The preceding paragraphs have explored and effectively demonstrated how the demand side of the economic curve is amply catered for in Tanzanite's case. Just as important, is the supply side however, as an increasing demand for an item can be amplified immeasurably in economic terms if it is matched by a corresponding decrease in supply. This is exactly what is, and has been happening with Tanzanite for some time. Supply is becoming increasingly limited as the world's only source is mined frantically to keep up with enormous and growing demand. The result is that the stone is becoming increasingly difficult to find, especially in the finer qualities which traditionally constitute less than 1% of total production. Certainly, in the many years we have been dealing in Tanzanite, we have noticed an unprecedented decline in the availability of fine AAA stones despite our proximity to the mines. There simply is very little of this precious material being found today. Latest geological estimates have indicated that the life of the mines may only be 10 more years at present production rate but if present market conditions prevail, we believe that the very finest Tanzanite will become unavailable long before that.
It is clear that with rapidly growing demand and supply shrinking, simple economic theory dictates that Tanzanite prices will increase substantially. Already there has been a threefold increase in just 6 years. However, further to our expectation of gradual increases over time, many gemologists and speculative investors are of the opinion that the stone's real value as an investment lies in the potential for astronomic prices once it has been mined out, and the world's enormous demand for Tanzanite can only be catered for from what exists in private hands. At that point, Tanzanite values, most especially for the finest material, will be extremely high. There are other gemstones with a similar history from which we can draw parallels. Paraiba Tourmaline, for example, found in the late 1980's in Brazil, mined out by mid 1990's can now cost as much as US$20,000 per carat. Alexandrite, found in the Ural mountains of Russia a generation ago and extremely rare in fine qualities is a similar price. Both stones traded close to Tanzanite prices do now in the days when they were being mined.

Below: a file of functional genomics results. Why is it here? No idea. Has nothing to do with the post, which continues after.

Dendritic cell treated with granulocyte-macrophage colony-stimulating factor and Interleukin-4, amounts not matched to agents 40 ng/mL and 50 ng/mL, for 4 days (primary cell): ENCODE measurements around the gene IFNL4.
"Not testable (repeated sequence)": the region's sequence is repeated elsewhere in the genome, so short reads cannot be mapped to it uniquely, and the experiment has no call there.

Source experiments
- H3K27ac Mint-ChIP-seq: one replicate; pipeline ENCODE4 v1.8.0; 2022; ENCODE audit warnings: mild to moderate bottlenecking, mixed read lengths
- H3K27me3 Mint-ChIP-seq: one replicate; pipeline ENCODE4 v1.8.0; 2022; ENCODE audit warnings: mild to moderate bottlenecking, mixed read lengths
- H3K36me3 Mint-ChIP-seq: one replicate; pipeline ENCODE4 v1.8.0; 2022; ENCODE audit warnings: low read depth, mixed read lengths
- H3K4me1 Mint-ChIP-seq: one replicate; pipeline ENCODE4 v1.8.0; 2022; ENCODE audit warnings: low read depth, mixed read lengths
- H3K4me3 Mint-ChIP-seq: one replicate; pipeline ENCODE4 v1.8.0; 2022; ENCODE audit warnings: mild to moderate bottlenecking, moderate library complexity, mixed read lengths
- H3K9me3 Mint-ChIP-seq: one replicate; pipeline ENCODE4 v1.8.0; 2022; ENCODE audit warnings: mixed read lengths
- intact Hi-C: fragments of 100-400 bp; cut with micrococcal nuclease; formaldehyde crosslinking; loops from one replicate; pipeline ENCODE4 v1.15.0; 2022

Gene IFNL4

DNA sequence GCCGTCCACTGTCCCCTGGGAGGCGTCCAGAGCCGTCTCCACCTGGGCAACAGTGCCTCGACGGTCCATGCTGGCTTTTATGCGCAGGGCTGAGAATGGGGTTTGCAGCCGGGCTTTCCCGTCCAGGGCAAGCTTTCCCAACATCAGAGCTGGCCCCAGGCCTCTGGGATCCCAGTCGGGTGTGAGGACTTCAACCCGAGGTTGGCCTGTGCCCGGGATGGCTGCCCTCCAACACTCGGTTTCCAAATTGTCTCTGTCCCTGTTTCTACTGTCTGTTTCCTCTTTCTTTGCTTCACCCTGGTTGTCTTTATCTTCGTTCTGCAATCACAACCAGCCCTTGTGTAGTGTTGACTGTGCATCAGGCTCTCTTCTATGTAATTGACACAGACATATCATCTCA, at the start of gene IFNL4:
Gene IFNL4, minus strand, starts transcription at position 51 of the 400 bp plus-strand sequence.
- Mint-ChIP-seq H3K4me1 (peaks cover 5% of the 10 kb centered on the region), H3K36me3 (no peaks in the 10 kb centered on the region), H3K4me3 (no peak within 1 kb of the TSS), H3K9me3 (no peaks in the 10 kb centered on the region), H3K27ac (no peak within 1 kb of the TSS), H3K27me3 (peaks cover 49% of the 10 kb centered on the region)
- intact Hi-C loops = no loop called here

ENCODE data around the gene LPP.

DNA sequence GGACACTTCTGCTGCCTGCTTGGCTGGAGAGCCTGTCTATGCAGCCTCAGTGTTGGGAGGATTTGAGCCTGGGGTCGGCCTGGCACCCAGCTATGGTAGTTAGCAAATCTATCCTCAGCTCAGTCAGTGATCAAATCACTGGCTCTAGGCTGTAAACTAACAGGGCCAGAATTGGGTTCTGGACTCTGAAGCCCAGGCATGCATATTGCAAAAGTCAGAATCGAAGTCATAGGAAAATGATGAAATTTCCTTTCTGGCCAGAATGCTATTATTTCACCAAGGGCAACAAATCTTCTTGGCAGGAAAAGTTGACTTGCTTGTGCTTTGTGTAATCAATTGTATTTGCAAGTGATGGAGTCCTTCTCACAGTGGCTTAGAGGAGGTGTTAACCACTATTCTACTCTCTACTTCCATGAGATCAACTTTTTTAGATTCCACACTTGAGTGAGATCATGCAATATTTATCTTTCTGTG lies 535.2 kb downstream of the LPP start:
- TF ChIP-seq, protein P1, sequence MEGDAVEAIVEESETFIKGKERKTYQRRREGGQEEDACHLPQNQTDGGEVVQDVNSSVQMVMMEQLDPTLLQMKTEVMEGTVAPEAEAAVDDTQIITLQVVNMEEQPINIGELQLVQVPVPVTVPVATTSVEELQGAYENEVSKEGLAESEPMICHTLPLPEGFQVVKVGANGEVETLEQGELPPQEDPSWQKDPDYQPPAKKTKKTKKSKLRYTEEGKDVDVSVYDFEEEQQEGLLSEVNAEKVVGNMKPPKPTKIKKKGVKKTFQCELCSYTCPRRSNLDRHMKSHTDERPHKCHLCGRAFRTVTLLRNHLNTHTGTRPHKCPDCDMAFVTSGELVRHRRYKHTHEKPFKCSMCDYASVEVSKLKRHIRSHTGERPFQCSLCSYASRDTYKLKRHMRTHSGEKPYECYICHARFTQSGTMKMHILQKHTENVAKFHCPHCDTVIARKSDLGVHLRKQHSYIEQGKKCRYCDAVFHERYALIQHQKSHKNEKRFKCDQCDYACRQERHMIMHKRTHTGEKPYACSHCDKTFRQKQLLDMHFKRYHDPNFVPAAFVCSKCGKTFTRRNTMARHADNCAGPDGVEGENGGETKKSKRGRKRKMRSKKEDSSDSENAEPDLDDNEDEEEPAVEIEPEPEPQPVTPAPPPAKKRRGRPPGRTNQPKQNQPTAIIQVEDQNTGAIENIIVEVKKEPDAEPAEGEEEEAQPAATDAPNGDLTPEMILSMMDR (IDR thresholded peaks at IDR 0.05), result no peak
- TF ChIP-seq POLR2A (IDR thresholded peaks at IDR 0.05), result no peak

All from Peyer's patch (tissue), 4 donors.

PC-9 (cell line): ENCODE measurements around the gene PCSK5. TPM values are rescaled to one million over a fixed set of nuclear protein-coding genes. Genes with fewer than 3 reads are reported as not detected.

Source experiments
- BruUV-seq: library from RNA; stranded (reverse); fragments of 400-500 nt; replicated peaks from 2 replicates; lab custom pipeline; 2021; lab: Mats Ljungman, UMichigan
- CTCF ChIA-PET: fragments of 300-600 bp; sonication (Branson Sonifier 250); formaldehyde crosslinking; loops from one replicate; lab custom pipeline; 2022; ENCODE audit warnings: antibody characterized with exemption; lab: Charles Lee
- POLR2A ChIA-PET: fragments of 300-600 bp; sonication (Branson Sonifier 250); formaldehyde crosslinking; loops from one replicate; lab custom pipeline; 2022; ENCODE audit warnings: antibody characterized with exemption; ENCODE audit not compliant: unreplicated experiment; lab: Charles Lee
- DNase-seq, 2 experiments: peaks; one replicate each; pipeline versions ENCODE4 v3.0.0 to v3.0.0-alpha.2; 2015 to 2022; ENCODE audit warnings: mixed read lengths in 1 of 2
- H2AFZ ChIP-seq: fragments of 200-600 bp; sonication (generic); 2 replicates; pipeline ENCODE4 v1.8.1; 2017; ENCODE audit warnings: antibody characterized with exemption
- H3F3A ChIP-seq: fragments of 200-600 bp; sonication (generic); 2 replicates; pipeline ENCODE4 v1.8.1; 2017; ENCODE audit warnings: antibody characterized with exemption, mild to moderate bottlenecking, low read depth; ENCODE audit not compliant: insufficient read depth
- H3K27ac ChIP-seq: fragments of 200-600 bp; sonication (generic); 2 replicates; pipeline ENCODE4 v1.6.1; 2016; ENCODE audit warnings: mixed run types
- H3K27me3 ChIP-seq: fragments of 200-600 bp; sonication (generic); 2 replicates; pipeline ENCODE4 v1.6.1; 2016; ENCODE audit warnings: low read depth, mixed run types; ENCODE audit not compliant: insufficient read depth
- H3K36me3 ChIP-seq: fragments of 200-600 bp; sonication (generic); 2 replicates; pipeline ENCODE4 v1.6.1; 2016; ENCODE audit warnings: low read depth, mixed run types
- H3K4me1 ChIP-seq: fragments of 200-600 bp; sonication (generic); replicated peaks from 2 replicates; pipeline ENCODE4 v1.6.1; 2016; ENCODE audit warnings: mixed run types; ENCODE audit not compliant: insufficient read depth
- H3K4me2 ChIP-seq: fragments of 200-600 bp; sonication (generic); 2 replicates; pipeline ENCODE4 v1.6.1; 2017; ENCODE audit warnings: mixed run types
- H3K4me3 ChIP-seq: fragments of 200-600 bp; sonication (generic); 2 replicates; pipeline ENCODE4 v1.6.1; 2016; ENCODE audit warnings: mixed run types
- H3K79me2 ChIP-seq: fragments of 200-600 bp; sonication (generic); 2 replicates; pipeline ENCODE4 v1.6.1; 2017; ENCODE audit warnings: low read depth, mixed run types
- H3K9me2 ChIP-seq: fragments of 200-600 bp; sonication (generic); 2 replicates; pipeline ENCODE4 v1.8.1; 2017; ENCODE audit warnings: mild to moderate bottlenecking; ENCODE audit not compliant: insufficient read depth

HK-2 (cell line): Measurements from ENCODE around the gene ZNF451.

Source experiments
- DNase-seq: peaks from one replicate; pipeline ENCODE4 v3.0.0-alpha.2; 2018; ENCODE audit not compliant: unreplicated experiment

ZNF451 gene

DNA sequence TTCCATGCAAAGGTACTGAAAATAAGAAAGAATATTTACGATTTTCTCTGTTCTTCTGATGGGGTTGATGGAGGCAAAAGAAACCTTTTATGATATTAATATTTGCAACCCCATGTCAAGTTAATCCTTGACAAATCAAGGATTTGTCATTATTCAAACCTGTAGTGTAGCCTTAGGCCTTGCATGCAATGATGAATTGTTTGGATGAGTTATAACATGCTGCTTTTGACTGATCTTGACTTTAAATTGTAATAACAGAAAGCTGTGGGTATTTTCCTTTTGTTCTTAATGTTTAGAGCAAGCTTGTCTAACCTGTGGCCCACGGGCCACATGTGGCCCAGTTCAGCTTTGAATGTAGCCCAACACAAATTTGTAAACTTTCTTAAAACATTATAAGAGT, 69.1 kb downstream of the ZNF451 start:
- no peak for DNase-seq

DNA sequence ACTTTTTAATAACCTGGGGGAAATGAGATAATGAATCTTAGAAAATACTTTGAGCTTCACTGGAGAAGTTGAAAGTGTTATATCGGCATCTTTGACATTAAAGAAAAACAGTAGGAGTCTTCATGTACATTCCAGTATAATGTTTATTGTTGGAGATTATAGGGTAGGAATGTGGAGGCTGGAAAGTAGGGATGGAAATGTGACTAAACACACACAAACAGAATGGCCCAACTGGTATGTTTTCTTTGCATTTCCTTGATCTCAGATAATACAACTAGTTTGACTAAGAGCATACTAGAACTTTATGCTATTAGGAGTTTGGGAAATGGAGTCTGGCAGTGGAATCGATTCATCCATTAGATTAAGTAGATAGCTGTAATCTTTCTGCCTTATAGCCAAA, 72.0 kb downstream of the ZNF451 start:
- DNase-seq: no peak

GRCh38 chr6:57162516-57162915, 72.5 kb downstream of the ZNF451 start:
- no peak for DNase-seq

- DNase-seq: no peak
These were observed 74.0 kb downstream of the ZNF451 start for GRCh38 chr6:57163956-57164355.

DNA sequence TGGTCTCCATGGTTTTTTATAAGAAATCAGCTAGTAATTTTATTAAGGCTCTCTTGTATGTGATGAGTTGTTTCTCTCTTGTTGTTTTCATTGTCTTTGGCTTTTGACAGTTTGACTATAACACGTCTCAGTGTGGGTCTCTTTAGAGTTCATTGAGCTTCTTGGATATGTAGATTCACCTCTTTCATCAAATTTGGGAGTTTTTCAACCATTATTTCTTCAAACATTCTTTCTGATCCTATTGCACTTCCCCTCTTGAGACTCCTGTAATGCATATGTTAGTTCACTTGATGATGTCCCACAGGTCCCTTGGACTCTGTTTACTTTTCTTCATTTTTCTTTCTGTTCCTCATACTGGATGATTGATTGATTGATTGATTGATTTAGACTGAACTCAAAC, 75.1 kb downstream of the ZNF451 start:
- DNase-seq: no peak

Many factors combine to indicate that Tanzanite is uniquely placed in the gem kingdom to be a potentially excellent investment. Its final and heretofor unmentioned advantage over other investments such as stocks and bonds is that it is a tangible asset - a thing of beauty that can be flaunted and enjoyed as its value increases.
Our Last Word......,
Expect to pay more for larger size gems and remember; at the end of the day, "beauty is in the eye of the beholder'". So choose the stones you want, not what you are led to believe you want! Whichever colour, size or shape of Tanzanite you choose, be sure to wear it and ENJOY IT!
With our exciting range of Tanzanite Jewellery, you can be sure that buying your Quality Tanzanite Jewellery from us is simple, hassle free and an enjoyable shopping experience. In our collection you can find a vast range of Tanzanite Pendants, Tanzanite Rings, Tanzanite Earrings, Tanzanite Bracelets, and much, much more!
Thank you for reading this article - We sincerely hope it helps in some way.